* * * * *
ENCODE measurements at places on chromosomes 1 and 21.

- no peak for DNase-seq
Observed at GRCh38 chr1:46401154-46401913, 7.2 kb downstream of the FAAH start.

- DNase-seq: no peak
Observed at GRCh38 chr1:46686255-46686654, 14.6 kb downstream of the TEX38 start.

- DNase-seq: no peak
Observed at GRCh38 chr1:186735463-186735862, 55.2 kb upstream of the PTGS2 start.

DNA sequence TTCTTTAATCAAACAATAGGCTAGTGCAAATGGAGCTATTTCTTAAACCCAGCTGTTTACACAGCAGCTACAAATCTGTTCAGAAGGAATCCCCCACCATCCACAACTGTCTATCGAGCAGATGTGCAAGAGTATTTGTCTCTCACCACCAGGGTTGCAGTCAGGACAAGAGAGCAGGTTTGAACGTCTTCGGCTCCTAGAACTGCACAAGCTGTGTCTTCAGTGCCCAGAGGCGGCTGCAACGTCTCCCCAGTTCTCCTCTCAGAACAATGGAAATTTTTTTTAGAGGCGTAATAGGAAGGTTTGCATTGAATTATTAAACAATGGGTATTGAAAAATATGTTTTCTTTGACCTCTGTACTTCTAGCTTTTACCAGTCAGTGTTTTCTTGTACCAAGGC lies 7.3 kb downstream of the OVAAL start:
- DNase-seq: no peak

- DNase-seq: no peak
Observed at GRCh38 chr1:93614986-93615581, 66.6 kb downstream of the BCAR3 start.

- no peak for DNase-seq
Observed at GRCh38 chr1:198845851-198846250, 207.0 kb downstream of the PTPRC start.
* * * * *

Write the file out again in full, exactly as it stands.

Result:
ENCODE measurements at places on chromosomes 1 and 21.

- no peak for DNase-seq
Observed at GRCh38 chr1:46401154-46401913, 7.2 kb downstream of the FAAH start.

- DNase-seq: no peak
Observed at GRCh38 chr1:46686255-46686654, 14.6 kb downstream of the TEX38 start.

- DNase-seq: no peak
Observed at GRCh38 chr1:186735463-186735862, 55.2 kb upstream of the PTGS2 start.

DNA sequence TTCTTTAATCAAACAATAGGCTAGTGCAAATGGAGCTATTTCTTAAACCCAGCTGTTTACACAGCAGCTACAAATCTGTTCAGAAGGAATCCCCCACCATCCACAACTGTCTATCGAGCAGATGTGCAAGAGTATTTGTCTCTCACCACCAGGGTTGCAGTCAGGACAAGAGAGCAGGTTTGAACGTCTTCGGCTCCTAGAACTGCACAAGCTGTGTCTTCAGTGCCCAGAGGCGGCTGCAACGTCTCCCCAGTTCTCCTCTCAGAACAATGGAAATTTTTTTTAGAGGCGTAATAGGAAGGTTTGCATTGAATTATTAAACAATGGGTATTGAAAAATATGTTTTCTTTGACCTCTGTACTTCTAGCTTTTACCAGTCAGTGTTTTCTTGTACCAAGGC lies 7.3 kb downstream of the OVAAL start:
- DNase-seq: no peak

- DNase-seq: no peak
Observed at GRCh38 chr1:93614986-93615581, 66.6 kb downstream of the BCAR3 start.

- no peak for DNase-seq
Observed at GRCh38 chr1:198845851-198846250, 207.0 kb downstream of the PTPRC start.